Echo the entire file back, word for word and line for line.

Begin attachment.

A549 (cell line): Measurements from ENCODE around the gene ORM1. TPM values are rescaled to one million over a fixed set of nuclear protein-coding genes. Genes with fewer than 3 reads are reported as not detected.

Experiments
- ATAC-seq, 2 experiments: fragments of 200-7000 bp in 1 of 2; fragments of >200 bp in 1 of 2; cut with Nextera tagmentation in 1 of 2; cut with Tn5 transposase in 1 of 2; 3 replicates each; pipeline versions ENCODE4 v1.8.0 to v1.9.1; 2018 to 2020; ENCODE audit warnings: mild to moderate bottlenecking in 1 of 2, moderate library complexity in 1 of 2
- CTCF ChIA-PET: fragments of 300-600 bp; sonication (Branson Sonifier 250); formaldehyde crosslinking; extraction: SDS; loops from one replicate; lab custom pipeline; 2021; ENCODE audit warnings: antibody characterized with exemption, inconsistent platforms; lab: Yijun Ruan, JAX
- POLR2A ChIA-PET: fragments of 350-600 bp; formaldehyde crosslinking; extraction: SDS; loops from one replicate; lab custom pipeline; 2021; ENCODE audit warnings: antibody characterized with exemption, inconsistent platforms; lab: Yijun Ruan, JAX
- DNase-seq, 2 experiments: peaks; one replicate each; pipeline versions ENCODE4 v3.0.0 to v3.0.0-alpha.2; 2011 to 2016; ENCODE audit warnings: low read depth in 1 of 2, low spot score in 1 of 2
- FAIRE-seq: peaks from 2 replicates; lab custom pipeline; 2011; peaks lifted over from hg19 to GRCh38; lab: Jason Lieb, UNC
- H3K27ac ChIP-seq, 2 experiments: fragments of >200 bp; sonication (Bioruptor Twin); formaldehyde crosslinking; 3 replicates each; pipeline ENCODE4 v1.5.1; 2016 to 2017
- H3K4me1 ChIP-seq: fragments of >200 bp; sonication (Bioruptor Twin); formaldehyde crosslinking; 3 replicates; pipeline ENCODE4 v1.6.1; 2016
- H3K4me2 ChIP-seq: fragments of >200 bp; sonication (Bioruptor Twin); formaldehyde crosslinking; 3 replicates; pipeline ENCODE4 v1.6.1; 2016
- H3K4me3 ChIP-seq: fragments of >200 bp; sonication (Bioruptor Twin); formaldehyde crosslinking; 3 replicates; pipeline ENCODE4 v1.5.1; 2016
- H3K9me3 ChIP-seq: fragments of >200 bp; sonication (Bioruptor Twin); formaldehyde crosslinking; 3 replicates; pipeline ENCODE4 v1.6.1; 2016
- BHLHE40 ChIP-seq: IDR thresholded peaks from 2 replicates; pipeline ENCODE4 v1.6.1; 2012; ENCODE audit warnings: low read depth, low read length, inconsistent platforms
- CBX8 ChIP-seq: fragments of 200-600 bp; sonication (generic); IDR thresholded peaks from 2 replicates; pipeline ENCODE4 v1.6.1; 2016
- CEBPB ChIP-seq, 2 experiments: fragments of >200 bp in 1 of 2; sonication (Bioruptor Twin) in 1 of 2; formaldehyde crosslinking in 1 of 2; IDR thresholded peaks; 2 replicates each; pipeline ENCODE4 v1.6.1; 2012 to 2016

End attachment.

A549 (cell line): Measurements from ENCODE around the gene ORM1. TPM values are rescaled to one million over a fixed set of nuclear protein-coding genes. Genes with fewer than 3 reads are reported as not detected.

Experiments
- ATAC-seq, 2 experiments: fragments of 200-7000 bp in 1 of 2; fragments of >200 bp in 1 of 2; cut with Nextera tagmentation in 1 of 2; cut with Tn5 transposase in 1 of 2; 3 replicates each; pipeline versions ENCODE4 v1.8.0 to v1.9.1; 2018 to 2020; ENCODE audit warnings: mild to moderate bottlenecking in 1 of 2, moderate library complexity in 1 of 2
- CTCF ChIA-PET: fragments of 300-600 bp; sonication (Branson Sonifier 250); formaldehyde crosslinking; extraction: SDS; loops from one replicate; lab custom pipeline; 2021; ENCODE audit warnings: antibody characterized with exemption, inconsistent platforms; lab: Yijun Ruan, JAX
- POLR2A ChIA-PET: fragments of 350-600 bp; formaldehyde crosslinking; extraction: SDS; loops from one replicate; lab custom pipeline; 2021; ENCODE audit warnings: antibody characterized with exemption, inconsistent platforms; lab: Yijun Ruan, JAX
- DNase-seq, 2 experiments: peaks; one replicate each; pipeline versions ENCODE4 v3.0.0 to v3.0.0-alpha.2; 2011 to 2016; ENCODE audit warnings: low read depth in 1 of 2, low spot score in 1 of 2
- FAIRE-seq: peaks from 2 replicates; lab custom pipeline; 2011; peaks lifted over from hg19 to GRCh38; lab: Jason Lieb, UNC
- H3K27ac ChIP-seq, 2 experiments: fragments of >200 bp; sonication (Bioruptor Twin); formaldehyde crosslinking; 3 replicates each; pipeline ENCODE4 v1.5.1; 2016 to 2017
- H3K4me1 ChIP-seq: fragments of >200 bp; sonication (Bioruptor Twin); formaldehyde crosslinking; 3 replicates; pipeline ENCODE4 v1.6.1; 2016
- H3K4me2 ChIP-seq: fragments of >200 bp; sonication (Bioruptor Twin); formaldehyde crosslinking; 3 replicates; pipeline ENCODE4 v1.6.1; 2016
- H3K4me3 ChIP-seq: fragments of >200 bp; sonication (Bioruptor Twin); formaldehyde crosslinking; 3 replicates; pipeline ENCODE4 v1.5.1; 2016
- H3K9me3 ChIP-seq: fragments of >200 bp; sonication (Bioruptor Twin); formaldehyde crosslinking; 3 replicates; pipeline ENCODE4 v1.6.1; 2016
- BHLHE40 ChIP-seq: IDR thresholded peaks from 2 replicates; pipeline ENCODE4 v1.6.1; 2012; ENCODE audit warnings: low read depth, low read length, inconsistent platforms
- CBX8 ChIP-seq: fragments of 200-600 bp; sonication (generic); IDR thresholded peaks from 2 replicates; pipeline ENCODE4 v1.6.1; 2016
- CEBPB ChIP-seq, 2 experiments: fragments of >200 bp in 1 of 2; sonication (Bioruptor Twin) in 1 of 2; formaldehyde crosslinking in 1 of 2; IDR thresholded peaks; 2 replicates each; pipeline ENCODE4 v1.6.1; 2012 to 2016